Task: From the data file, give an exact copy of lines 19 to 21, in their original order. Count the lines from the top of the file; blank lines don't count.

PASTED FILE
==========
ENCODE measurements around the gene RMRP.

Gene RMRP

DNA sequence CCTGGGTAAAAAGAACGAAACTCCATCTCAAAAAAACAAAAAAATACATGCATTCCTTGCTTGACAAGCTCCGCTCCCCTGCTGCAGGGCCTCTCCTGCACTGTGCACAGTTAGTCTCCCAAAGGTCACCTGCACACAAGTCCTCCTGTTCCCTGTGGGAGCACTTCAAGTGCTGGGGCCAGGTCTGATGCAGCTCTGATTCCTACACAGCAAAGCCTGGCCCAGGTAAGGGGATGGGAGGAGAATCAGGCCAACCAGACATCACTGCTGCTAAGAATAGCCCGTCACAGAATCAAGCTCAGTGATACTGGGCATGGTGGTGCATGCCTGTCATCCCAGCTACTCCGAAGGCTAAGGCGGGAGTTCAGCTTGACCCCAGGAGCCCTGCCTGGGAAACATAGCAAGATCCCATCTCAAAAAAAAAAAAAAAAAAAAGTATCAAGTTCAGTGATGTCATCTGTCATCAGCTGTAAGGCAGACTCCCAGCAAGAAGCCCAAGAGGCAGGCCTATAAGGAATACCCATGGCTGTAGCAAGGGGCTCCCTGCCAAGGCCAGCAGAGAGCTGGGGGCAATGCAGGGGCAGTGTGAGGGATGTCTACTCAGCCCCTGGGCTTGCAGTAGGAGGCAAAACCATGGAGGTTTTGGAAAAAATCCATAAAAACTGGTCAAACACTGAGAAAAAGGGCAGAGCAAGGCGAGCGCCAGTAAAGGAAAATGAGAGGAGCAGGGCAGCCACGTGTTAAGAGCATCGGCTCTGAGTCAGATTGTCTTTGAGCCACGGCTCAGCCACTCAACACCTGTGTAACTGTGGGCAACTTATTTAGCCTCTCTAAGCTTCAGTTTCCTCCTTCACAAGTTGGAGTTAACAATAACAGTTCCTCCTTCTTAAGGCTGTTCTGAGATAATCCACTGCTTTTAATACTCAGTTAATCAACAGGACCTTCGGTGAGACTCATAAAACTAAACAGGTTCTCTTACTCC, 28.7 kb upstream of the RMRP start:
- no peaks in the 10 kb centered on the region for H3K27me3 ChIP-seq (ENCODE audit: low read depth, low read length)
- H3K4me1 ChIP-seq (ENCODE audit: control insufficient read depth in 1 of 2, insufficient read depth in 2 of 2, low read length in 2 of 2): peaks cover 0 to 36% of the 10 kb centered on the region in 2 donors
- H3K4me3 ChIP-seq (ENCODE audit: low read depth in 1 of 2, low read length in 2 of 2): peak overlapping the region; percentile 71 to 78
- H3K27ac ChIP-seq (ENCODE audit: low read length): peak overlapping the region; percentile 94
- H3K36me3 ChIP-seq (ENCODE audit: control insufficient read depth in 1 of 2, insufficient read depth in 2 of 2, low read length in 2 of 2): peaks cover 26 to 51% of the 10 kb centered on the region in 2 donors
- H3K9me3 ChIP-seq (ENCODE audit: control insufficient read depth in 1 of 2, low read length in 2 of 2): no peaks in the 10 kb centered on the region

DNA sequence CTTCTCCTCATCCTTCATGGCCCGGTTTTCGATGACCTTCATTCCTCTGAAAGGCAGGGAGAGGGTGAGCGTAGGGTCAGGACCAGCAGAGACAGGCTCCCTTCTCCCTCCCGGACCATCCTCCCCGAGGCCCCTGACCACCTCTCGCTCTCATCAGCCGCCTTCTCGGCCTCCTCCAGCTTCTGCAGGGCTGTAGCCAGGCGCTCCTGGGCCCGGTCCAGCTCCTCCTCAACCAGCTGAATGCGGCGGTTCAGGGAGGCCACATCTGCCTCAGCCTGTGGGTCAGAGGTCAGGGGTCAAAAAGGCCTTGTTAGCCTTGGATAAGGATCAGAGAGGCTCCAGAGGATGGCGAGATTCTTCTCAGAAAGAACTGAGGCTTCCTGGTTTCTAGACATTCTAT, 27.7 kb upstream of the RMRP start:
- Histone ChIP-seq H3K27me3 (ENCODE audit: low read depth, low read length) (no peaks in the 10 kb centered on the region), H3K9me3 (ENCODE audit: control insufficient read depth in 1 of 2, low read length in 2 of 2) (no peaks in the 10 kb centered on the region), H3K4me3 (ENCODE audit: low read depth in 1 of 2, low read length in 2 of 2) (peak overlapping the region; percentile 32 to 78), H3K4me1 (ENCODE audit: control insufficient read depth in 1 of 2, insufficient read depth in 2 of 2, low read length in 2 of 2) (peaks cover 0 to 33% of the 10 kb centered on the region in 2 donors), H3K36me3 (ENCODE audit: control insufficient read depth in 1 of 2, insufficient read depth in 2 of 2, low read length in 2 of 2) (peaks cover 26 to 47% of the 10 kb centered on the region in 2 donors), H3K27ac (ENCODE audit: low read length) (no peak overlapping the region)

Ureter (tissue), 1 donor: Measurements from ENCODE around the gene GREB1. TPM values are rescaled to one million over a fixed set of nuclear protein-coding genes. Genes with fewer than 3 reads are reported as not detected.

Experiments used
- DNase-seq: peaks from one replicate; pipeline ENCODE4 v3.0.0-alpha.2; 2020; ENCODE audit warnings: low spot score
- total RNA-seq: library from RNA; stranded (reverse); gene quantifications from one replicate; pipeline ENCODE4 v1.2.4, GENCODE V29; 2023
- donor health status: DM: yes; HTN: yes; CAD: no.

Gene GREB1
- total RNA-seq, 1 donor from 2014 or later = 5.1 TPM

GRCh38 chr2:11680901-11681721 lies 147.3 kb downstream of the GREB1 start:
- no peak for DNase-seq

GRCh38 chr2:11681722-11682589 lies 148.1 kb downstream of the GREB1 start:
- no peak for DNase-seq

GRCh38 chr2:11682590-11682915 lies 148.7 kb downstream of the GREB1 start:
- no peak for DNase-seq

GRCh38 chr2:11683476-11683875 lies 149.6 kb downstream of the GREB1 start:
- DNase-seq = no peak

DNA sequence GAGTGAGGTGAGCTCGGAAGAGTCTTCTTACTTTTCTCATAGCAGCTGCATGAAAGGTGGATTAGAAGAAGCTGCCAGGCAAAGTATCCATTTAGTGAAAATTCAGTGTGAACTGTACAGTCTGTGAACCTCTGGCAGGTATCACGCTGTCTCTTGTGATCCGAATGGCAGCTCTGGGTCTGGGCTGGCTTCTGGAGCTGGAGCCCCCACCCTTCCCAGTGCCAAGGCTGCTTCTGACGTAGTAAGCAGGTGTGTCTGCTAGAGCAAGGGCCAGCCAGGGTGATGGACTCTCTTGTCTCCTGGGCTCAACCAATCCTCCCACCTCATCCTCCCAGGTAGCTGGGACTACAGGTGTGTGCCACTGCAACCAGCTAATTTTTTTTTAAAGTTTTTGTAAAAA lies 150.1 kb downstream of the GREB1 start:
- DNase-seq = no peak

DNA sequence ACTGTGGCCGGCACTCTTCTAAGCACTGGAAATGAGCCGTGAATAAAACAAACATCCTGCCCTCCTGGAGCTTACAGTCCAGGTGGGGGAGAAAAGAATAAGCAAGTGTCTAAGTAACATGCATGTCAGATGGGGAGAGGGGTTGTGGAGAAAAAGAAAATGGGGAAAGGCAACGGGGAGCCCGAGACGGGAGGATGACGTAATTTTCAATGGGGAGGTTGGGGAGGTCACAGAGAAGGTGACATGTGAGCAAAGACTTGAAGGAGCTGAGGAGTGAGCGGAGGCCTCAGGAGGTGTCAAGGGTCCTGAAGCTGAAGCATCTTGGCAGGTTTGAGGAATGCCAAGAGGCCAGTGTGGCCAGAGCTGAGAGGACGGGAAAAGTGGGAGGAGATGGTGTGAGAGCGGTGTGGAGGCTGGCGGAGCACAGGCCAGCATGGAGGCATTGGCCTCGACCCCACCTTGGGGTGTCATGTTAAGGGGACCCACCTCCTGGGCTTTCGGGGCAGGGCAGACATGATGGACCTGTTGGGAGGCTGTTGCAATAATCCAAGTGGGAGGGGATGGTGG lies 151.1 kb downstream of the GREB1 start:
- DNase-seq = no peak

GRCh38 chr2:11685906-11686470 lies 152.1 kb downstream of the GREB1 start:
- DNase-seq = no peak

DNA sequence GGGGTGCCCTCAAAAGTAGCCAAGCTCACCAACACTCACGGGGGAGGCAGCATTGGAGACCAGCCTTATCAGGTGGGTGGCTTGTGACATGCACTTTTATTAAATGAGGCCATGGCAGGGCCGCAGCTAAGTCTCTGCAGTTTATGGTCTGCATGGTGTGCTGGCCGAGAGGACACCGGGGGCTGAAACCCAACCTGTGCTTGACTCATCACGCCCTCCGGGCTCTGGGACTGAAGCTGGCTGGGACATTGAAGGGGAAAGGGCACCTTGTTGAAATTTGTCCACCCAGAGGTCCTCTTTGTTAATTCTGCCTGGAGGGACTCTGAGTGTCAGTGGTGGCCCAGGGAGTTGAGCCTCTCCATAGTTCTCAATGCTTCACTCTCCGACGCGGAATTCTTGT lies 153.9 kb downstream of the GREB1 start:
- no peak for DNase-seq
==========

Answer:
GRCh38 chr2:11680901-11681721 lies 147.3 kb downstream of the GREB1 start:
- no peak for DNase-seq

GRCh38 chr2:11681722-11682589 lies 148.1 kb downstream of the GREB1 start: